Grace Walsh, J. Clarence Harvery,
Miss Sylvia de Frankie. Henrv
i Mowbray, W. Romaine, Royden
Keith, Nelson Riley, Miss Marjorie
Bridger, Roy Cutter and Frank
Farrington, as well as a large and
beautiful chorus. ,
No concert tenor to appear at
the Orpheum has won the appreci
ation roused by the vocal work of
William Smythe. He uses a
repertory of high class songs, the
trumpet ballad being especially well
liked. His performance is the ar
tistic feature of the current show,
which, altogether, is one of the
liveliest that superior vaudeville has
brought to Omaha. The headline
features are strikingly effective. One
is the farce, "Prevarication," with
Bert Baker in the chief role. An
other is the musical fantasy, "The
Heart of Annie Wood," in which
the title character is winsomely
portrayed by Edna PertqMeton. An
early curtain is announced for Sat
urday night, 7:55 o'clock sharp.
An excellent bill was presented to
a capacity house at the Empress
theater yesterday. Paul Levan and
Dobbs put across a clever exhibition
of (turns, twists and funny falls.
Rawls and Van Kaufman, introduce
a minstrel comedy under the title of
"A Willing Worker." Under the
captain ofN'A Dancing Whirl," To
jetti and Bennett, sang and danced
themselves into the hearty favor of
their audience. Their dance pro
gram includes practically all styles,
though they feature a
performed by Tojetti A pleasing
monologue is put over in an ef
fective manner by Bob Mills, ftie
boy with the sunny smile. Spark
ling humor and clever situations
abound in the Bessie Love picture,
"Hip, Hip, Hoorayl Girls" will
wind p their engageftient at the
Gayety with fwo farewell hoorays
this afternoon and evening. Much
interest is being shown in the big
extra feature scheduled for tonight
the diving contest between local
amateur swimmers of the gentler
sex only. The contest will follow
the regular diving act of The Div
ing Belles. To morrow matinee
Frank Finney and "The Bostonians"
will begin a week's visit. As usual,
Mr. Finney has a brand new show,
in every respect Ladies' matinee
URGE WILSON TO
OUT OF OFFICE
Democratic Club of Bay State
Cables President to Step
:8 in and Stop Strike of
Boston, April 17; The telephone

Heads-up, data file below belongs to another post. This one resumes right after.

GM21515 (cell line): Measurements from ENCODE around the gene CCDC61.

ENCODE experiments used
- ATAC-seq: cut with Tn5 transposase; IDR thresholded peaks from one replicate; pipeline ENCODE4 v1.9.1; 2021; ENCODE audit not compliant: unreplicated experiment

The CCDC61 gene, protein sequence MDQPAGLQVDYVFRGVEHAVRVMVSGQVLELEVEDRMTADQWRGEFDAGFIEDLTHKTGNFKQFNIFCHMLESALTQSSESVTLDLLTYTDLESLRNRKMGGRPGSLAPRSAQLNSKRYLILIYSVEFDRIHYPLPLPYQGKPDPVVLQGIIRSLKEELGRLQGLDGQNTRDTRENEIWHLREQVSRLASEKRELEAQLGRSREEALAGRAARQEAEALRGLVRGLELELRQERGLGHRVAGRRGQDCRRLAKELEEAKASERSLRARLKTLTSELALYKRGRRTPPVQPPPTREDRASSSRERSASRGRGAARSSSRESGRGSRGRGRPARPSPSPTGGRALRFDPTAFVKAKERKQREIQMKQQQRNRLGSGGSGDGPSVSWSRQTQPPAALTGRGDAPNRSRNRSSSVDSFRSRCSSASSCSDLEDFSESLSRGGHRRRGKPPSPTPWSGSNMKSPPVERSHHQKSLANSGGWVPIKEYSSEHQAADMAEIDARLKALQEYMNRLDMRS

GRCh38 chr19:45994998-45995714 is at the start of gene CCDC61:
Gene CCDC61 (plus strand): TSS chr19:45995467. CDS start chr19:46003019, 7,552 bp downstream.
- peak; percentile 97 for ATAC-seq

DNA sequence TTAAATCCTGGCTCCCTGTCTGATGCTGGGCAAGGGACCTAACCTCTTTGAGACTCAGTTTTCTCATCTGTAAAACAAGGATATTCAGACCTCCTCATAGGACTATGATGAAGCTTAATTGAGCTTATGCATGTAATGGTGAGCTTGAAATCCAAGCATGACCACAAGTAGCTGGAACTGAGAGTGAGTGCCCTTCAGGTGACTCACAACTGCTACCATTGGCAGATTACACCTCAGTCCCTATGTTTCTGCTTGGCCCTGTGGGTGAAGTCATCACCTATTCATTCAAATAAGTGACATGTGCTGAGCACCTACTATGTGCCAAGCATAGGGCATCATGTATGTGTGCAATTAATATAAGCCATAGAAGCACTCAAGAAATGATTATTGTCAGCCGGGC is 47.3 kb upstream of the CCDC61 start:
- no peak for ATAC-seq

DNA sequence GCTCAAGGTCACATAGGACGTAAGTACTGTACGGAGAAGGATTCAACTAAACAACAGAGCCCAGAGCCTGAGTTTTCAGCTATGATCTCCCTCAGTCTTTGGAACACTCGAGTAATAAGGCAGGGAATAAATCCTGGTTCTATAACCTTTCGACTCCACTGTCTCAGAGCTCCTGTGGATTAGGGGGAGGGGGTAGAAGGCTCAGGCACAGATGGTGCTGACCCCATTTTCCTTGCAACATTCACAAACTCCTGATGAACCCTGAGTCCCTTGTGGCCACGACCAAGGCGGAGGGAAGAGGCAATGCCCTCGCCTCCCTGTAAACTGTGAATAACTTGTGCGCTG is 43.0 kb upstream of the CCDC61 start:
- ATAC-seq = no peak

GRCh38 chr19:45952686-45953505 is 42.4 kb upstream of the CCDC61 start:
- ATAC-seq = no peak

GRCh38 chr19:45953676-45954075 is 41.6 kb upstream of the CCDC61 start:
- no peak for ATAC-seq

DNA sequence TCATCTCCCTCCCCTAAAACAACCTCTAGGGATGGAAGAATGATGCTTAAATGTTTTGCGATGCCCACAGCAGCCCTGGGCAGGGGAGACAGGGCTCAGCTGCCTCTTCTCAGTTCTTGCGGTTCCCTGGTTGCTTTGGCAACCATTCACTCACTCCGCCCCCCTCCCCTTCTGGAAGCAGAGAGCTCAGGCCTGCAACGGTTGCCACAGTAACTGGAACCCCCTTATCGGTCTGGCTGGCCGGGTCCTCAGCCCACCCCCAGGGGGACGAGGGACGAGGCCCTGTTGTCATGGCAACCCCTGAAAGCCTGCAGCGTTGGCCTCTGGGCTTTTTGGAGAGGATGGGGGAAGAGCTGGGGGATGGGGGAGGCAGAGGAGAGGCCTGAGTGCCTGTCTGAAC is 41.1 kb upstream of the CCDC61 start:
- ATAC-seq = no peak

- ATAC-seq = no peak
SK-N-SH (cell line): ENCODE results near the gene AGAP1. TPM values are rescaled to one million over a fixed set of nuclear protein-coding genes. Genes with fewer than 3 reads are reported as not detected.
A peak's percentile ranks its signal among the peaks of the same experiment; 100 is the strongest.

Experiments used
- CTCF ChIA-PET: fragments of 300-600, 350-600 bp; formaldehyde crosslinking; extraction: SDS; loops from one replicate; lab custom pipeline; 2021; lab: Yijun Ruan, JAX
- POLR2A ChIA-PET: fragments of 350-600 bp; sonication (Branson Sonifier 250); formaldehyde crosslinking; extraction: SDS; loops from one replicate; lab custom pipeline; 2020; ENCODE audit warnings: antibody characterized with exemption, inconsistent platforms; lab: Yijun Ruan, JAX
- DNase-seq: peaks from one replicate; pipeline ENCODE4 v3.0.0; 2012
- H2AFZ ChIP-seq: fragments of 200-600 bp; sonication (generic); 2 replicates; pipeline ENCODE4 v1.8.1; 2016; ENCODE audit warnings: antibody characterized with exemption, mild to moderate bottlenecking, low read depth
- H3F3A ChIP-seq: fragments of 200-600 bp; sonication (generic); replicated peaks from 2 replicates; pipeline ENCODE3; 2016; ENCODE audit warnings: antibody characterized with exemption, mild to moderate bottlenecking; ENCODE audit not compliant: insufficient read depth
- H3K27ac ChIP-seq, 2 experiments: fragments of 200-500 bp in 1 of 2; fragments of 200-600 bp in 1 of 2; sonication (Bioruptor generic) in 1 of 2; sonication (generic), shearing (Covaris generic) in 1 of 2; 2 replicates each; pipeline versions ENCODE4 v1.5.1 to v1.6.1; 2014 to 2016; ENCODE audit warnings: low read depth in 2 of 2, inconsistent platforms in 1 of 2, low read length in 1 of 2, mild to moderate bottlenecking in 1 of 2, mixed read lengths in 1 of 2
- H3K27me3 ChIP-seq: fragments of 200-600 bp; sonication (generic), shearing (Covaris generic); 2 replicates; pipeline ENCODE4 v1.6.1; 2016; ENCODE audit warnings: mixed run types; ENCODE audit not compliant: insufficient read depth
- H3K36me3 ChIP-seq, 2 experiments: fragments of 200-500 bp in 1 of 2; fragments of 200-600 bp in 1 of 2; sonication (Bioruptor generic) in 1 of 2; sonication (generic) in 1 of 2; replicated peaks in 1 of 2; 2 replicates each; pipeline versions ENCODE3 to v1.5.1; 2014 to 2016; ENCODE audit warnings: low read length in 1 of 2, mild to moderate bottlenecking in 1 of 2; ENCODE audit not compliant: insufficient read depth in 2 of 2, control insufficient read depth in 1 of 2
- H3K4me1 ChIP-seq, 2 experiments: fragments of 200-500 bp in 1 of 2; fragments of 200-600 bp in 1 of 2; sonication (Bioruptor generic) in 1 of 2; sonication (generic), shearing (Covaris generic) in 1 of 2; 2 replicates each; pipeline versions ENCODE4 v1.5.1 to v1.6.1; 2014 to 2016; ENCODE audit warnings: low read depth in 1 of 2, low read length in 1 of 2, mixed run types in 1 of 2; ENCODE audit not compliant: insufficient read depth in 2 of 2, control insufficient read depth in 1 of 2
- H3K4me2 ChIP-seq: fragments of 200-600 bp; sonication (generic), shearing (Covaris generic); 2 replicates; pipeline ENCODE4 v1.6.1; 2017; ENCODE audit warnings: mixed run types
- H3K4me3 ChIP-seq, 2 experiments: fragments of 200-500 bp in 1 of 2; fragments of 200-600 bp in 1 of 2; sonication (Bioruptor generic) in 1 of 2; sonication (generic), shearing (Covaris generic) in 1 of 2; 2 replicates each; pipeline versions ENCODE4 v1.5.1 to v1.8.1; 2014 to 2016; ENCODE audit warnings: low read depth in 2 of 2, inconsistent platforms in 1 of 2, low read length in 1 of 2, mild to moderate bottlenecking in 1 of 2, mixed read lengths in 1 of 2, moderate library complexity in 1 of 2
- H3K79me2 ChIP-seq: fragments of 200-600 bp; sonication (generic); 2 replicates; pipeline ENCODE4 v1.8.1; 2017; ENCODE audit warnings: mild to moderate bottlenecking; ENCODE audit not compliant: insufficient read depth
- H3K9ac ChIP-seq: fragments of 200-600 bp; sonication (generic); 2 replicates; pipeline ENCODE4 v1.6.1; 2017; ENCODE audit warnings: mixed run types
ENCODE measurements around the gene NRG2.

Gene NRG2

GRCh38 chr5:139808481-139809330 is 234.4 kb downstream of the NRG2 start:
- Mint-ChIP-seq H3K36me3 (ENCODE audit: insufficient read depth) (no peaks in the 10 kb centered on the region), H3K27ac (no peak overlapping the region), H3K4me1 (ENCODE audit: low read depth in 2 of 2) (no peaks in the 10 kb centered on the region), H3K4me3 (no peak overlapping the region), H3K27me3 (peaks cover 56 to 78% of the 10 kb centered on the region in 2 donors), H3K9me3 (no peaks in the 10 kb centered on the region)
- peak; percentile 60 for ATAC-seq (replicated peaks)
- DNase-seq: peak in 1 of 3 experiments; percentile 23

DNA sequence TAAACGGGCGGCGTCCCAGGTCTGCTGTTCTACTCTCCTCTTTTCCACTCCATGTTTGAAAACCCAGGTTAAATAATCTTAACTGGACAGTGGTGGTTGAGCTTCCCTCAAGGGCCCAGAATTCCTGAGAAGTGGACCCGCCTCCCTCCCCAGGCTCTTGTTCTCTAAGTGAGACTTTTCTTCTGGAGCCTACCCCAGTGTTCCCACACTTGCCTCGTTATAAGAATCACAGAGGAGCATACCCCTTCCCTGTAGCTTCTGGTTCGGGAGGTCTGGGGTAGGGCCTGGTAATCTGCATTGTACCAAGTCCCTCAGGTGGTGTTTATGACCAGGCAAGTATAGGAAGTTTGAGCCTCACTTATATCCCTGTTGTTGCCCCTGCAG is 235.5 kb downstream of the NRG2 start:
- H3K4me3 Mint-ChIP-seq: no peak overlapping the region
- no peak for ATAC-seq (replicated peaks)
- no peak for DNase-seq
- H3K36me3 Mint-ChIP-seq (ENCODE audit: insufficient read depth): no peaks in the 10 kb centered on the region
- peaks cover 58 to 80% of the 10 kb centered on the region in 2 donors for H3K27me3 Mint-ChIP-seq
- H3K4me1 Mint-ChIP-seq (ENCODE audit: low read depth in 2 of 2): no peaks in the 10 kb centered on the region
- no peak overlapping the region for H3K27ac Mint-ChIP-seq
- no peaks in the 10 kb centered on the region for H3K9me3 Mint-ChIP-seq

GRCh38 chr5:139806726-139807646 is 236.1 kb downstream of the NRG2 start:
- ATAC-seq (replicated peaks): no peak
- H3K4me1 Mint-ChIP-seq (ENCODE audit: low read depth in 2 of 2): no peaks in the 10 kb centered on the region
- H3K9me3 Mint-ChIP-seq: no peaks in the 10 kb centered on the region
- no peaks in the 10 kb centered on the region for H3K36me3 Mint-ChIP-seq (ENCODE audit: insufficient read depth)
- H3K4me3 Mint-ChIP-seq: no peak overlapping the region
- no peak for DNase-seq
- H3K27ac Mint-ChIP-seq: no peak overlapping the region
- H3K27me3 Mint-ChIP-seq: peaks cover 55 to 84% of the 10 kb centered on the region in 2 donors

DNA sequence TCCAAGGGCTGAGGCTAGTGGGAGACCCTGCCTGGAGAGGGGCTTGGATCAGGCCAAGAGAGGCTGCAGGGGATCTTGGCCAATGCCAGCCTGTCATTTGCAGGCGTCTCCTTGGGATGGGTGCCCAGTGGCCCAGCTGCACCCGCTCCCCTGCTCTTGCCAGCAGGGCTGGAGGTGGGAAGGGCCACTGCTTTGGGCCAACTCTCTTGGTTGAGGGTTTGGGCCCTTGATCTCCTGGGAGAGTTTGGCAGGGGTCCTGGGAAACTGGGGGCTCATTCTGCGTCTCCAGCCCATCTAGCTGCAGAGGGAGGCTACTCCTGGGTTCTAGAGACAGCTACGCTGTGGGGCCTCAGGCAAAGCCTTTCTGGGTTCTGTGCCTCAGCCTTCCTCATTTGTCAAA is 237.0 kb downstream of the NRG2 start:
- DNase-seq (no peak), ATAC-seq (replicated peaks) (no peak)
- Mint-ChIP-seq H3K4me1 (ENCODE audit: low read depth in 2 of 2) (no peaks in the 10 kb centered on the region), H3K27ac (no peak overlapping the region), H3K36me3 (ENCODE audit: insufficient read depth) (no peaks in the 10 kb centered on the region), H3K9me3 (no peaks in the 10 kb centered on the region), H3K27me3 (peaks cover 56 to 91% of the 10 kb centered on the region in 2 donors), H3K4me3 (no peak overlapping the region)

strike assumed a new phase today
with the entry into the fight of
thousands of men members of
unions affiliated with, the telephone
operators in the general organiza
tion of the New England Joint
Council of Electrical Workers.
Another appeal was made to Pres
ident .Wilson this afternoon. Fran
cis J. Finneran, president of the
democratic club of Massachuesetts,
and 11 members of the legislature
cabled to Paris a request that the
postmaster general be removed from
office. The message read:
"Burleson wrecking the party.
Remove him and settle this strike."
Washington, April 17. Action of
Postmaster General Burleson today
in forwarding to General Manager
Driver of the New England Tele
phone and Telegraph company the
demands of the striking operators
with instructions to hear the em
ployes either individually or co'Iec
tively upon receiving assurances
that they would return to work im
mediately was considered as form
ing a basis for agreement.
Springfield, 111., April 17. Over
whelming majorities favoring the
calling of a nationwide strike July
1 of more than 150,000 electrical
workers in the United States are
being received here, according to J.
P. Noonan, acting president of the
International Brotherhood of Elec
trical Workers, whose headquarters
are located here. -
THOTO PlAY OFFERING J FOR.' TODAY
STRIKING stage setting de
picting a battlefield is being
shown at the Strand theater
in connection with the big Victory
loan drive to be started. And in
the scene there are shown several
figures of Uncle Sam's soldiers. A
ures. for one unitorm stuitea witn
straw used no grace the figure of
one H. B. Watts, manager of the
Strand, and recently released from
service. The other two were proud
ly worn by Paul Blackwood and
Ray Connors, operators at the
Strand. There's a fitting and touch
ing line in the stage setting, "They
Fought and Suffered."
Geraldine Farrar and Wallace
Reid will be presented today and
Saturday at the Muse in one of the
finest versions of a stage play that
was ever made, "Carmen." Miss
Farrar is, of course, right at home
in her portrayal of the opera and
although the notes of the opera are
missing, the photoplay drama is a
strong love story and an interesting
one. 4 - ; ' 1
Charles W. Taylor, manager of
the Select Pictures exchange in
Omaha leaves today for New York
City to attend a meeting of all man
agers of that company with Louis
J. Selznick, who has just purchased
from Adolph Zukor, the latrer's half
of the ownership in Select. The new
company will continue to produce
pictures under the name Selznick,